Mapping Biases to Testing – Hypocognition

“What is hypocognition? If you don’t know, you’ve just experienced it.”

In my opinion, there is no better way to introduce the concept of hypocognition than the sentence you just read. 

“Hypocognition, a term introduced to modern behavioral science by anthropologist Robert Levy, means the lack of a linguistic or cognitive representation for an object, category, or idea. [..] We wander about the unknown terrains of life as novices more often than experts, complacent of what we know and oblivious to what we miss.” 

I now want to go over a few examples of how this is relevant to testing.

Juniors in our field

I remember being a junior tester with nothing more to show for myself than an ISTQB Foundation certificate. I felt very insecure when I was being let out in the wild on my first ever agile team. I was the only tester there and I felt a huge amount of pressure to do well. I now know how little I knew back then. I was 100% doing black box testing on the web app, not using the browser dev tools because I didn’t know they existed (hypocognition) until a kind developer showed them to me. I also was doing all my testing end to end because I had no idea you could isolate parts of the application by running them locally or using mocks and stubs. This resulted in a lot of boredom when the test environment was down because I thought that stopped all my work. Safe to say that I truly did my best, but my best was very limited when it came to testing abilities. 

I don’t know if this is a phase you can skip, I’m inclined to think one cannot. When I encounter a junior tester now, I try to show them some basic things and point them to the Ministry of Testing resources to continue their learning journey. It’s hard to know when a person can take on new concepts in one session and when it’s time to stop for a while. There’s another problem with teaching people new concepts because what you know might be important to you, but it’s projection to think that everybody else should know it as well. I don’t have a one size fits all answer to which basic concepts a tester should know and which basic skills a tester should have. 

Programming for test automation

Many testers these days can program for automation purposes, but they might not know about some programming concepts that more advanced software developers do know about: coding patterns, just having more experience handling an extended code base, choosing the right level of abstraction, etc.

It’s really easy to make buggy code, but no one is doing it on purpose. It’s because of hypocognition a lot of the time, too! The duplicate code is there because the tester wasn’t aware of the concept of DRY (Don’t Repeat Yourself). The lack of using a Page Object Pattern can also be explained by hypocognition, for example. And, I wonder if the abuse of end to end test automation could also be explained by people not knowing how to do it otherwise.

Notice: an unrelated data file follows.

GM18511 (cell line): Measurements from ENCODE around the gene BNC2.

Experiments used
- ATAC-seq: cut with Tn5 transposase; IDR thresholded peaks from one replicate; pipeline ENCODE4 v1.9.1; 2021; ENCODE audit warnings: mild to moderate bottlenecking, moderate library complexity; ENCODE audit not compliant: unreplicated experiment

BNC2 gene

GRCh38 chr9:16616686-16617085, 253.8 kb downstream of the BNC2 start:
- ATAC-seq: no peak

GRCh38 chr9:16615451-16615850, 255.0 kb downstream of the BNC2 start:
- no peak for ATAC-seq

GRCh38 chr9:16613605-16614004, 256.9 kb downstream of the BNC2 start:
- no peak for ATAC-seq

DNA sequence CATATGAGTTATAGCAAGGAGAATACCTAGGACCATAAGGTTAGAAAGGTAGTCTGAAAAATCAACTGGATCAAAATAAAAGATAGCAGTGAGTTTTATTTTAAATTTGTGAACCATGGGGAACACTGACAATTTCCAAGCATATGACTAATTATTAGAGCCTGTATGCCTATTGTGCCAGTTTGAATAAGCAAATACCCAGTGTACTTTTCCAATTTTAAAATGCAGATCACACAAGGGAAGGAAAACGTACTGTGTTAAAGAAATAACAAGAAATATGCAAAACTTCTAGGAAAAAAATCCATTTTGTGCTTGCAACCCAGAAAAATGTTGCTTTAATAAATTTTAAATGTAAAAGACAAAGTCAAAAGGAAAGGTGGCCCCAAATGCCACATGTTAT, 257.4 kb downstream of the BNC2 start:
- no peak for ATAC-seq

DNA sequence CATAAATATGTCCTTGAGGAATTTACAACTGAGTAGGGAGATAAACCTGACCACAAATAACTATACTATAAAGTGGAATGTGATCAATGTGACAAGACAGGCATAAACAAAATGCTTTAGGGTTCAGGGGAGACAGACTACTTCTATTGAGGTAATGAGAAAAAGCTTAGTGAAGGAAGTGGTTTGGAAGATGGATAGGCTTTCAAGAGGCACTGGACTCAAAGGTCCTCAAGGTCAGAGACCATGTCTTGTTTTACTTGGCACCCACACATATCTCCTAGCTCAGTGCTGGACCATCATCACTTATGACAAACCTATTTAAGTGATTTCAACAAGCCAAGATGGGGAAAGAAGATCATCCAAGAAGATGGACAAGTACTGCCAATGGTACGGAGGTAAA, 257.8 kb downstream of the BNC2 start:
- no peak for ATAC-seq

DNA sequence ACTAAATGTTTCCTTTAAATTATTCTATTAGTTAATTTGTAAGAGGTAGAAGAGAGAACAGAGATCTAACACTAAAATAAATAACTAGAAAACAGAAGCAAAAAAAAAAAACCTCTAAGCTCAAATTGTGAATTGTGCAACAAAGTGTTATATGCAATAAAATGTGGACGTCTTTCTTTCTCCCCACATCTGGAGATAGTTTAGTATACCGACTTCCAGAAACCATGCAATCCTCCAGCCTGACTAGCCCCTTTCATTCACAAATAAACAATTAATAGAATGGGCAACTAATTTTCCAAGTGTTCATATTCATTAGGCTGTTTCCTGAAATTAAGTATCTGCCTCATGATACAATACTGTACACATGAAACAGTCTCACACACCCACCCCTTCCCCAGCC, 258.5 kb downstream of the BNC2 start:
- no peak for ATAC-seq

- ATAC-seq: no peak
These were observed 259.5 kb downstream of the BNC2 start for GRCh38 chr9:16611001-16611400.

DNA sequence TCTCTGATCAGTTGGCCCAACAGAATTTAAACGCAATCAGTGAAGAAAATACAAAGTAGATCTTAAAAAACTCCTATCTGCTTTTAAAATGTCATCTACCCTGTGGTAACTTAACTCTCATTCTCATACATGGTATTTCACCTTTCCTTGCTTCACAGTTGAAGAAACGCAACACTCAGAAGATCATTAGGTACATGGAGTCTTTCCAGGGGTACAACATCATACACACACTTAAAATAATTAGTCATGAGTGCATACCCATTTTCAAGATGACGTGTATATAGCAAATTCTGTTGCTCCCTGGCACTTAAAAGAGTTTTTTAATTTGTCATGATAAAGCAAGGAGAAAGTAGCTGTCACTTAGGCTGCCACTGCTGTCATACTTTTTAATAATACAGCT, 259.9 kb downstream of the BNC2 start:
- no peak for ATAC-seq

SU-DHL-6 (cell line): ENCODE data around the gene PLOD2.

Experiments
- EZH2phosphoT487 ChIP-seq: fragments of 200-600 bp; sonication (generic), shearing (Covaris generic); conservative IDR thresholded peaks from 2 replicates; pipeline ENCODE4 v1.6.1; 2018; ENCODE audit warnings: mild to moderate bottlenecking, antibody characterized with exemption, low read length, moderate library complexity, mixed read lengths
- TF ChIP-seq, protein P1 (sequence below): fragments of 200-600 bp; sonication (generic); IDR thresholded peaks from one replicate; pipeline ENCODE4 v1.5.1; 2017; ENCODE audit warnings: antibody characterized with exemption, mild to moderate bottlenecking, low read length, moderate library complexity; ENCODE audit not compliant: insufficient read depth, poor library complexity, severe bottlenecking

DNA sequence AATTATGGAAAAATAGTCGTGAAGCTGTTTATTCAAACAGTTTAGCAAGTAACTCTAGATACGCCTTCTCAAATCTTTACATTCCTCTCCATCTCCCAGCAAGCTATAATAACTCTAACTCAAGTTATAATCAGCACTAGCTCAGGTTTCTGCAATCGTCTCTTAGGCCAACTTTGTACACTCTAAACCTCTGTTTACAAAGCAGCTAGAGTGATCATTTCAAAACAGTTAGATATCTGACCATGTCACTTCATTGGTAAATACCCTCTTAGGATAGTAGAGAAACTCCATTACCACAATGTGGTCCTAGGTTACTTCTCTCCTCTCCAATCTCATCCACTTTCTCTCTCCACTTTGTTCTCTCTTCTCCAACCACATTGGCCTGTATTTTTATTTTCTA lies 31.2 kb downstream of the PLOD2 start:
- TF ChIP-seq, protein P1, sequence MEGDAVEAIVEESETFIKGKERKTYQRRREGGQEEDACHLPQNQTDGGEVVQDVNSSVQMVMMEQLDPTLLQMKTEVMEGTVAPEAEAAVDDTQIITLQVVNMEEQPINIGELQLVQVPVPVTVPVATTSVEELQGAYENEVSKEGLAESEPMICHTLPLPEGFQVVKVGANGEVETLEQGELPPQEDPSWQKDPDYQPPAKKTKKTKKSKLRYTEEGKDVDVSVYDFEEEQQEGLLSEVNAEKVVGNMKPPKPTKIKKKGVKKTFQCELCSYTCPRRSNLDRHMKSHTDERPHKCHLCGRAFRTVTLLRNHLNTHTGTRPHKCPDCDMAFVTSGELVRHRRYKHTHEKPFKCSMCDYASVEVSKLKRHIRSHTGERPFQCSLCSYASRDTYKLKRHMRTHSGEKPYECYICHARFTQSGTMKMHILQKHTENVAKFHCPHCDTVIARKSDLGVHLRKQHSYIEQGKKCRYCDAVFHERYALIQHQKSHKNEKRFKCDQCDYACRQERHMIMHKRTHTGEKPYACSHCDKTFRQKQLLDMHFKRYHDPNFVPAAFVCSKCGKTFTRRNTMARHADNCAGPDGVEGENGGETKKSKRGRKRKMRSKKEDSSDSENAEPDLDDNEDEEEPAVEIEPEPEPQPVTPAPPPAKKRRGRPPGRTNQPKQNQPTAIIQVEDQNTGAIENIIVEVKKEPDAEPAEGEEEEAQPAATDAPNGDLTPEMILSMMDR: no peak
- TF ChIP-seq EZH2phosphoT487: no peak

I do want to make a special mention of non-helpful behavior that some software developers engage in. As a tester who tries to write code, I have encountered clumsy behavior many times. This manifests itself when a developer said things to me like “Just do this”, “it’s easy” when they were explaining coding things that were completely new to me. This made me feel like a fool for not knowing things and it just doesn’t create a safe environment. Now that I’m not a junior in the field anymore, I can retort in a calm manner with remarks such as “it is new to me, so please don’t assume that it’s easy. Give me time to learn it” and usually the other person is adult enough to realize how they came across. I just want to stress that it’s okay to not know everything. Take your time to learn and when a concept is new to you, just revel in the fact that hypocognition is over for you on that one!

How to work with hypocognition

You can never escape hypocognition because you will never be able to learn all the relevant concepts in our field of work. Sure, you should always strive to learn more, but in the end, there will always be new things to learn. 

I’m going to repeat myself here, but we should always involve more people in testing activities to make sure that we help each other avoid potential blind spots in our testing approach. 

On top of that, we should pair up with junior testers and help them learn new concepts. And don’t be surprised if you learn something new from a junior tester as well!


Sources used:


Other posts in this series:

Mapping Biases to Testing – Introduction

Mapping Biases to Testing – Confirmation Bias

Mapping Biases to Testing – Anchoring Effect

Mapping Biases to Testing – Framing Effect

Mapping Biases to Testing – An Inconvenient Truth

4 thoughts on “Mapping Biases to Testing – Hypocognition

  1. Not sure you are using the term properly. If I understand correctly, hypocognition doesn’t mean something you don’t know about (like the existence of F12 in the browser), but something you know w/o a proper term for it. For example, feeling sad w/o a term to describe it as’sad’ (as Robert Levy put it).

    1. hmm interesting. The way I read it in the blog post listed in the sources is when you don’t know a concept exists. So that would go deeper than just not knowing the term. I’m going to look deeper into how Robert Levey describes it, thank you for your comment.

      1. According to your source, you are right. But for a layman like me, it sounds strange to call something you totally don’t know about *cognitive* bias. According to wiki, ‘a cognitive bias is ,a systematic pattern of deviation from norm or rationality in judgment.’ Not knowing a financial term as ‘compound interest’ or what is ‘metacognition’ is not un-rational or deviation from norm.

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